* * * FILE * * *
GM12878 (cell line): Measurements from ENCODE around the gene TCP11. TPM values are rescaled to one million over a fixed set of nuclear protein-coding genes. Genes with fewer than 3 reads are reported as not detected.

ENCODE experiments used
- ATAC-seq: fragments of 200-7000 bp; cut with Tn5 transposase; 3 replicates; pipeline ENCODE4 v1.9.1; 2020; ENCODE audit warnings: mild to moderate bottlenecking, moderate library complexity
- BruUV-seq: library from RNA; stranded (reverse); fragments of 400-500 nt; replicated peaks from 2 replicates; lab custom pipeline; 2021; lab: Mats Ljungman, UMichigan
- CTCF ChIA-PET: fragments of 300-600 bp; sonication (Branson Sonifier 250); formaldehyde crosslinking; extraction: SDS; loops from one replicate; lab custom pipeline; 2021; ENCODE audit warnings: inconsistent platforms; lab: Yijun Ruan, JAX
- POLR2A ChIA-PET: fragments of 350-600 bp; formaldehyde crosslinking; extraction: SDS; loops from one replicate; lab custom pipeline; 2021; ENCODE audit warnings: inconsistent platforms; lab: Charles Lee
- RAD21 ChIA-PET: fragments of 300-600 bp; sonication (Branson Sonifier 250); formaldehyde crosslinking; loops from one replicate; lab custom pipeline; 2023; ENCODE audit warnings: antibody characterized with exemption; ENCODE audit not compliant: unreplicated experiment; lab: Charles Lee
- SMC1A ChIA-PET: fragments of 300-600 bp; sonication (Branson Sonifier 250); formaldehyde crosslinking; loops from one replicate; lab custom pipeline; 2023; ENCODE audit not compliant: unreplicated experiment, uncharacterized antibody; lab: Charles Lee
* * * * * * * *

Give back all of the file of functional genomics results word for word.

GM12878 (cell line): Measurements from ENCODE around the gene TCP11. TPM values are rescaled to one million over a fixed set of nuclear protein-coding genes. Genes with fewer than 3 reads are reported as not detected.

ENCODE experiments used
- ATAC-seq: fragments of 200-7000 bp; cut with Tn5 transposase; 3 replicates; pipeline ENCODE4 v1.9.1; 2020; ENCODE audit warnings: mild to moderate bottlenecking, moderate library complexity
- BruUV-seq: library from RNA; stranded (reverse); fragments of 400-500 nt; replicated peaks from 2 replicates; lab custom pipeline; 2021; lab: Mats Ljungman, UMichigan
- CTCF ChIA-PET: fragments of 300-600 bp; sonication (Branson Sonifier 250); formaldehyde crosslinking; extraction: SDS; loops from one replicate; lab custom pipeline; 2021; ENCODE audit warnings: inconsistent platforms; lab: Yijun Ruan, JAX
- POLR2A ChIA-PET: fragments of 350-600 bp; formaldehyde crosslinking; extraction: SDS; loops from one replicate; lab custom pipeline; 2021; ENCODE audit warnings: inconsistent platforms; lab: Charles Lee
- RAD21 ChIA-PET: fragments of 300-600 bp; sonication (Branson Sonifier 250); formaldehyde crosslinking; loops from one replicate; lab custom pipeline; 2023; ENCODE audit warnings: antibody characterized with exemption; ENCODE audit not compliant: unreplicated experiment; lab: Charles Lee
- SMC1A ChIA-PET: fragments of 300-600 bp; sonication (Branson Sonifier 250); formaldehyde crosslinking; loops from one replicate; lab custom pipeline; 2023; ENCODE audit not compliant: unreplicated experiment, uncharacterized antibody; lab: Charles Lee